Boz Digital Labs +10DB Review
2014 is a great year to be a DAW owner. New plug-ins of all sorts keep coming fast and furious. Some are hardware emulations, some are hybrids using existing technology to enhance older paradigms, while some are completely new and unique. And the prices are lower than ever. Enter multi platinum producer David Bendeth and Boz Digital Labs; one of the crop of great new up-and-coming plug-in developers. They have just released a new plug-in called +10DB (the DB stands for David Bendeth), a faithful recreation of the rare and sought after Compex Vocal Stressor.
This unit has a unique sonic signature and vibe to it; and has not already been emulated to death by every other plug-in developer. And no, it is not just another hardware channel strip emulation. With the absence of physical hardware restraints, Bendeth and Boz Digital Labs have gone beyond simple imitation. The plug-in comes in three flavours. Dynamics section only, Equaliser only, or the bundle that combines them together into a single channel strip. Here I’ll take a look at the bundle version.
Boz Digital Labs +10DB Review
+10DB – The Equaliser
The equaliser section contains four bands, but they are not set up the way we are used to using multiband EQs. The filters run in parallel rather in series. This affects how the bands interact with each other in interesting ways. Each band has a traditional db knob for adjusting amount, and a frequency knob to dial in the desired area of the frequency spectrum. But there is a unique three position switch in the middle of each band. They can be set to either dip, which is an attenuation mode for rolling back on the frequencies dialled in, peak, which is the boost mode to enhance the dialled in frequencies, and 0, which is a bypass mode.
You need to actually boost the dB knob when set to Dip in order to cut the level, which initially seemed counter intuitive to me. But I got used to it very quickly. The four bands all have overlapping ranges, so you can work the old “Pultec” trick of simultaneously boosting and cutting the same frequencies. The equaliser can run either before or after the dynamics section, or as a side chain input to it. When run in side chain mode, the dynamics processor applies its gain reduction to the dry (unequalised) signal. So this is great, for example, on a drum bus. You could dip the low frequencies and put it in side chain mode. The compressor will then be sensitive in the area of the kick drum, while compressing the drum bus evenly without pumping during each kick drum hit.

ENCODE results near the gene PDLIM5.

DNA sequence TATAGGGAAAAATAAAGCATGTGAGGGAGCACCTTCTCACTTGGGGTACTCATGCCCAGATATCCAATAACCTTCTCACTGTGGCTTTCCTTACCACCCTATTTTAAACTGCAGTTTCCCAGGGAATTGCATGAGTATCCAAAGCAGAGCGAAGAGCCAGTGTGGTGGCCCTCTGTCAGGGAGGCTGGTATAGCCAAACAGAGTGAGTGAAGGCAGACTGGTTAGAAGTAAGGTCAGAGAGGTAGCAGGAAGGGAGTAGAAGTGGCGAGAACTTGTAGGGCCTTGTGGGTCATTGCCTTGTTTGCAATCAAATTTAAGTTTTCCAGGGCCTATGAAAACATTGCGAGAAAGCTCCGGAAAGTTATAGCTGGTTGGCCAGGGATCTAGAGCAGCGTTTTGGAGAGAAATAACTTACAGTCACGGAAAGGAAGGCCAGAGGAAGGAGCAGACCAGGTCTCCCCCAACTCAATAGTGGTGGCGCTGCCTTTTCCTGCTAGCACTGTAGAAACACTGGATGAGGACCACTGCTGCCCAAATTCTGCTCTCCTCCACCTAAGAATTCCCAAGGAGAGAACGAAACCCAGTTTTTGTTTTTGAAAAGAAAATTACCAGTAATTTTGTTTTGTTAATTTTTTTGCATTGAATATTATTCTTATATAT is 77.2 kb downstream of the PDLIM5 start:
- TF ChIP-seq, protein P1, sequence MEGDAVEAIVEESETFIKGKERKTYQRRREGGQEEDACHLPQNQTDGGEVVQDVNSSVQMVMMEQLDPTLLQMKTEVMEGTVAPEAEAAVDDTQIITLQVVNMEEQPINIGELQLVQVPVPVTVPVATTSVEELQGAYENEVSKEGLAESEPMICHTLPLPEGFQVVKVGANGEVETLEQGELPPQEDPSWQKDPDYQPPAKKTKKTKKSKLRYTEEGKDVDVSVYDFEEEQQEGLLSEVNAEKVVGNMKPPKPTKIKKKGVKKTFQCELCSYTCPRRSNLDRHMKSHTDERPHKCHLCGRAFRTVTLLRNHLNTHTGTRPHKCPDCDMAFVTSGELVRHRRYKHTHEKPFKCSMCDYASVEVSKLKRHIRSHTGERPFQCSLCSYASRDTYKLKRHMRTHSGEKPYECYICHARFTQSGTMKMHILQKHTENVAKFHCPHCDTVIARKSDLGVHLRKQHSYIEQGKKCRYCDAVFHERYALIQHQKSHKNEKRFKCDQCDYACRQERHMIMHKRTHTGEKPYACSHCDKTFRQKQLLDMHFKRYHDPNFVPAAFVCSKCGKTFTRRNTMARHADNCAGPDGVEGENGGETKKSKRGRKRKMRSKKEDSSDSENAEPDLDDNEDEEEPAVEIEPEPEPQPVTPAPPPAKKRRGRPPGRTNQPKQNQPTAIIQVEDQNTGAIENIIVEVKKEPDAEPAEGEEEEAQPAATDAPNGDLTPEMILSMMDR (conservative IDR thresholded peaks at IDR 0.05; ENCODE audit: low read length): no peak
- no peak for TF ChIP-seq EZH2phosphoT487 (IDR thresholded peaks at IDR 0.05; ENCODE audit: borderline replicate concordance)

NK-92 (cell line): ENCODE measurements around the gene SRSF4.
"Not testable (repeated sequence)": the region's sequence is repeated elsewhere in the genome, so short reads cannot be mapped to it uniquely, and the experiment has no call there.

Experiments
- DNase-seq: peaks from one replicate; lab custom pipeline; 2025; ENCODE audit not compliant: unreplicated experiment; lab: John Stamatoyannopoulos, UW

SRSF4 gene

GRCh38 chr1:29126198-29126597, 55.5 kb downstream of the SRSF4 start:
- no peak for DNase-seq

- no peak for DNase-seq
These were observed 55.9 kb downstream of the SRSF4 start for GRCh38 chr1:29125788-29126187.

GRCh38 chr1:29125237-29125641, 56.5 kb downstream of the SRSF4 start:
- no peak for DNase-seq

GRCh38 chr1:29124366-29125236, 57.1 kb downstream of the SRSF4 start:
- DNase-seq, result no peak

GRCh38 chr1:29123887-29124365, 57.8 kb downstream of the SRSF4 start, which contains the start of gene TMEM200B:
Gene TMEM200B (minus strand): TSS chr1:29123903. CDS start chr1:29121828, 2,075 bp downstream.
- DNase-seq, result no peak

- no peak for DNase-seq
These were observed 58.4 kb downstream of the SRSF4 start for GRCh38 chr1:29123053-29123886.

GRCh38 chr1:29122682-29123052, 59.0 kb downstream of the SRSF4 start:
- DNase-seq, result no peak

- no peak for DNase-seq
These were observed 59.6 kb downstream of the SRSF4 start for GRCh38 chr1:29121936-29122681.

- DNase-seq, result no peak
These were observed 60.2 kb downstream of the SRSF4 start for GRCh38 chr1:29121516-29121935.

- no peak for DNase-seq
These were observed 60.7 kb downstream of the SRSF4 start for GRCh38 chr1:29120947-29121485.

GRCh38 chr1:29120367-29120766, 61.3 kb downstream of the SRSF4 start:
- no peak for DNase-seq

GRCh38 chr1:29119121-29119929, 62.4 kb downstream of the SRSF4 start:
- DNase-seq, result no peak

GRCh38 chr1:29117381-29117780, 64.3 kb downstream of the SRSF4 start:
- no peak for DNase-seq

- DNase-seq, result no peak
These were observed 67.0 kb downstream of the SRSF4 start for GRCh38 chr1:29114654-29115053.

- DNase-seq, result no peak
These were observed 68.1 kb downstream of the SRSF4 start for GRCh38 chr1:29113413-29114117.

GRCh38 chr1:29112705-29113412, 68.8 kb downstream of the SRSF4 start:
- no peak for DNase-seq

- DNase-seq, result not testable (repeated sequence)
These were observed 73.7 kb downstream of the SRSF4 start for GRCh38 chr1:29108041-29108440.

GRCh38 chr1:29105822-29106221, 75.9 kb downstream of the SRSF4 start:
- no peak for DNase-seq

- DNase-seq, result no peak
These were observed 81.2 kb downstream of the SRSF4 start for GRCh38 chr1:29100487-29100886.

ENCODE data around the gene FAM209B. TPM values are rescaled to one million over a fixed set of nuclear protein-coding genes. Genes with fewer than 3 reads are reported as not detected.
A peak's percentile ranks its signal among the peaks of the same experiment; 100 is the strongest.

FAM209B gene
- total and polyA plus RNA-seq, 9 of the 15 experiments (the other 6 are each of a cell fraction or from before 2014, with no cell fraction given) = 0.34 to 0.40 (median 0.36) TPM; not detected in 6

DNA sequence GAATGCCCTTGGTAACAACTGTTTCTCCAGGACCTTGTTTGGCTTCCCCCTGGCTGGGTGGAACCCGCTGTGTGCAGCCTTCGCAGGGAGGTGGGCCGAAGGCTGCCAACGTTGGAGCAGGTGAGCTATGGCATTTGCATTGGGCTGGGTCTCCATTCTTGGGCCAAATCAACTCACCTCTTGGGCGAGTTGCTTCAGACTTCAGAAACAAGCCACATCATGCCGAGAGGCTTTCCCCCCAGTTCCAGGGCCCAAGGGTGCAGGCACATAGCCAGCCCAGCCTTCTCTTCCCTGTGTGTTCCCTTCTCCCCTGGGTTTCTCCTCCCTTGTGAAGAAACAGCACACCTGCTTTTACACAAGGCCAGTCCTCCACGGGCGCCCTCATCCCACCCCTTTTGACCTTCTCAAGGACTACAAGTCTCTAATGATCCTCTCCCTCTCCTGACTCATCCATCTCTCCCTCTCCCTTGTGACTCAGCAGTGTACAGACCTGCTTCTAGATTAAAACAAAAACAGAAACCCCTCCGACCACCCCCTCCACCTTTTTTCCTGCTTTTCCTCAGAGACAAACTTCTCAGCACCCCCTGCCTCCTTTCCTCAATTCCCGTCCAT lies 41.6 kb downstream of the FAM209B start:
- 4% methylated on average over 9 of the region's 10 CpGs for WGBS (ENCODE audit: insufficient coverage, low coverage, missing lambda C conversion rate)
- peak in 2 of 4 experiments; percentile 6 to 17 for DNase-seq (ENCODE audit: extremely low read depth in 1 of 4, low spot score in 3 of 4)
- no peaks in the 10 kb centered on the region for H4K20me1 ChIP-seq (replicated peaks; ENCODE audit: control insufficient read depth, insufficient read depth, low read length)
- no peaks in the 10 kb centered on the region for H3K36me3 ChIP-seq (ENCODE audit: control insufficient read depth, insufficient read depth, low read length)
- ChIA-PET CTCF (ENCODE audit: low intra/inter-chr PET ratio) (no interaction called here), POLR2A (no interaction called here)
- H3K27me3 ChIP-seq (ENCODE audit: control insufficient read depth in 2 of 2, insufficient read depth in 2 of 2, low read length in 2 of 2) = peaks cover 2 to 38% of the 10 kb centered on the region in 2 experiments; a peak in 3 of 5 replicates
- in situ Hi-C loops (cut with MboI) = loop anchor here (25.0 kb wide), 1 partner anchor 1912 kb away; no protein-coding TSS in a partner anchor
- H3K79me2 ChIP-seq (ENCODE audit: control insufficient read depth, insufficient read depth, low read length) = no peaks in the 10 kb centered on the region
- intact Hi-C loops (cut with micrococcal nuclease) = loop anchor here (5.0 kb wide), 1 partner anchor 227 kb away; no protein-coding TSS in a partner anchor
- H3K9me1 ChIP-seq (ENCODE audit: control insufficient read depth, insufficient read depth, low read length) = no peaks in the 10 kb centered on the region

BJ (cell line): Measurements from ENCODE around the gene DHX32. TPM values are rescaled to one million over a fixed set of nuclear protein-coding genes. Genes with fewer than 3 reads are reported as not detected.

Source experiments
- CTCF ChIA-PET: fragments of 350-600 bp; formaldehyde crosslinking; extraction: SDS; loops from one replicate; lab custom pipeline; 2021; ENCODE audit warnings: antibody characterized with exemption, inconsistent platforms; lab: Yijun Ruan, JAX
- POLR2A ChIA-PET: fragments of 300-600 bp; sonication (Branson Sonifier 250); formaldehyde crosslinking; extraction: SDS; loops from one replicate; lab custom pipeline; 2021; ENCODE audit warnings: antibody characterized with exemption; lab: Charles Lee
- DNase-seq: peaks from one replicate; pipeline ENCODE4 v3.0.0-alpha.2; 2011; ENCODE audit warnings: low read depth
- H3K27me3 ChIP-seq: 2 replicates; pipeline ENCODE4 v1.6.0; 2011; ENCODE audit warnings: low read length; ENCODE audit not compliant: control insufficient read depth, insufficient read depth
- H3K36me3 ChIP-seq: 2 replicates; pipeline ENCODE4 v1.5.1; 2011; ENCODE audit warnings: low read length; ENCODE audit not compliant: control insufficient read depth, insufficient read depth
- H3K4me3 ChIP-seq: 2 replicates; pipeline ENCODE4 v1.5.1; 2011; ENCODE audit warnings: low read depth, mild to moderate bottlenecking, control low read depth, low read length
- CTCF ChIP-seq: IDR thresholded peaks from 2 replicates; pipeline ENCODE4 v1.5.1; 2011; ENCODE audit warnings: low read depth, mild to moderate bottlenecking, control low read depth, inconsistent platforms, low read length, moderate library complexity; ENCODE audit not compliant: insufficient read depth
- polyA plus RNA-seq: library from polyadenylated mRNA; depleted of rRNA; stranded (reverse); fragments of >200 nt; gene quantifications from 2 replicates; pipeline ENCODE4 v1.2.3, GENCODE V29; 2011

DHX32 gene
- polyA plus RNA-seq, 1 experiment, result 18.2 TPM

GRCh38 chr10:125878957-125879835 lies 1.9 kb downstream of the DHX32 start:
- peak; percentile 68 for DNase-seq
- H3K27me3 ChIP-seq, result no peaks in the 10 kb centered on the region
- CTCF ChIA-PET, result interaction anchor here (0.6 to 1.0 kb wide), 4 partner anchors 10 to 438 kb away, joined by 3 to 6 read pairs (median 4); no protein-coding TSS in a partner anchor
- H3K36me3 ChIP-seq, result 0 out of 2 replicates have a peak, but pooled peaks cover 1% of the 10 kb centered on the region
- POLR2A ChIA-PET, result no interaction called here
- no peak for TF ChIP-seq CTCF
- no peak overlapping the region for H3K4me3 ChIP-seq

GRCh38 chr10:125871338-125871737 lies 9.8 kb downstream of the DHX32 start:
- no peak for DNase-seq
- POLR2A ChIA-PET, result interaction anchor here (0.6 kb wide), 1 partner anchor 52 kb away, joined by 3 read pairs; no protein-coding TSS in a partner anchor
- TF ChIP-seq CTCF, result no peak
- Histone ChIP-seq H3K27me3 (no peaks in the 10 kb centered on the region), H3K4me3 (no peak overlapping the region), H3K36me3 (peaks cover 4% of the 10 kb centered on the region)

+10DB – Dynamics Section
This section offers a wide range of sonic personality. To start with there is an input knob, separate from the threshold control, that is useful for really driving the compressor. By feeding more level in, you can smash it hard, and then use the Dry knob to dial in the amount of unprocessed signal you want blended with the compressed signal. Like most FET style compressors, this is designed for a fast attack response time. The attack switch has three positions, .25 ms, 2.5 ms, and 25 ms. The release knob is continuous, with a wider range for recovery time. The ratio knob is stepped, at values of 1:1, 2:1, 3:1, 5:1, 10:1, and 20:1.
The Gate/Expander section is very smooth sounding. When set to Expander mode the level drops off more gradually as the signal gets quieter than it does in Gate mode. Both of course have their uses. You might wonder what the use of a 1:1 compressor ratio is. It is actually very useful in this plug-in. It allows you to bypass the compressor while still being able to use the Gate/Expander section. Combine this with some EQ side chained into the dynamics section, and you’ve got a very powerful Gate/Expander control. The Limiter is a simple on/off switch, accompanied by a red light that engages whenever it is triggered, so you know how hard you are pushing the ceiling.
The +10DB In Action